Google Books Suffers Defeat In French Court

    December 18, 2009

The Google Books project suffered a significant blow today in France as a Paris court found Google guilty of copyright violations.  The search giant’s been ordered to stop scanning books, remove information from its database, and pay some hefty fines.

French publishers brought the lawsuit against Google because they objected to the company scanning (and sharing) books without their permission.  Their cause received a great deal of support, with even French President Nicolas Sarkozy recently promising to take a stand against Google.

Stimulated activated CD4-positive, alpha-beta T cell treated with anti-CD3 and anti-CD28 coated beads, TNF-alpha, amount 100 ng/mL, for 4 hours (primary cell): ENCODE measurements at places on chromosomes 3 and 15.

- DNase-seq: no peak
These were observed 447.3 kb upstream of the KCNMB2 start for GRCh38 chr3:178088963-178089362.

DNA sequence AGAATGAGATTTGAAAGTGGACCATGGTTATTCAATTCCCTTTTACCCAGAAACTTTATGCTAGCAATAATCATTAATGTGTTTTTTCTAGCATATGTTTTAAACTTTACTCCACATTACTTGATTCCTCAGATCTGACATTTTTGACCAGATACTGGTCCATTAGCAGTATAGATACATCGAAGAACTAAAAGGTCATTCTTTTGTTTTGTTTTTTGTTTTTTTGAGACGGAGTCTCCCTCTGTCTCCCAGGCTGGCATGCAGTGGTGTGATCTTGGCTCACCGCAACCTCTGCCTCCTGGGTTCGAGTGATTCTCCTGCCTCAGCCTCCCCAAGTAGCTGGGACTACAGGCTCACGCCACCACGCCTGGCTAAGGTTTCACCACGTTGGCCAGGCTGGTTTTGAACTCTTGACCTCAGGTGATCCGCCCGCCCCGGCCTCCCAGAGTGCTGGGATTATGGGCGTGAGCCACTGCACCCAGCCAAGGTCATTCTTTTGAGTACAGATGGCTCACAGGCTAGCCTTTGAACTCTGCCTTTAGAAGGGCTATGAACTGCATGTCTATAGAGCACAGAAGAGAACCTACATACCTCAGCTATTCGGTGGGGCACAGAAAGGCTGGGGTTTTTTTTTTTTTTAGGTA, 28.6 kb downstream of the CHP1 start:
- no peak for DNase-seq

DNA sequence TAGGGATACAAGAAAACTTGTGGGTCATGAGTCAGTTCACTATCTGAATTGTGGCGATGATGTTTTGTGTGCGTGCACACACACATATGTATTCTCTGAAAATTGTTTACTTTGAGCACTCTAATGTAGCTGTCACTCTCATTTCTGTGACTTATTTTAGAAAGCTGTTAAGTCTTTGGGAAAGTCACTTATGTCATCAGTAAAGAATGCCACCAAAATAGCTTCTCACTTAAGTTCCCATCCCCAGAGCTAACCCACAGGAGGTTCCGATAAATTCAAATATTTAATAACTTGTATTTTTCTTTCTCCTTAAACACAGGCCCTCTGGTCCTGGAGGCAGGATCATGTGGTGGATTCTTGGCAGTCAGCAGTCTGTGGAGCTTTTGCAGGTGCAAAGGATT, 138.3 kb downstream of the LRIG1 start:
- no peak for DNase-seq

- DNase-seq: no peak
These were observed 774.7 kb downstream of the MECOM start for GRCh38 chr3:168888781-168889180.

Now, Google’s supposed to pay the publishers a lump sum of $432,000 by way of compensation, and is also expected to hand over $14,000 for every day that it doesn’t erase data derived from digitized French books.

Plus, as Yann Colin, a lawyer for Editions du Seuil SAS, told Heather Smith, "The decision is immediately enforceable, so even if they appeal, they must stop the scanning."

It’s hard to guess where Google will go from here.  Admitting defeat could be catastrophic for the Google Books program, as it might encourage publishers all over the world to fight back.  At the same time, an appeal doesn’t seem likely to accomplish much.

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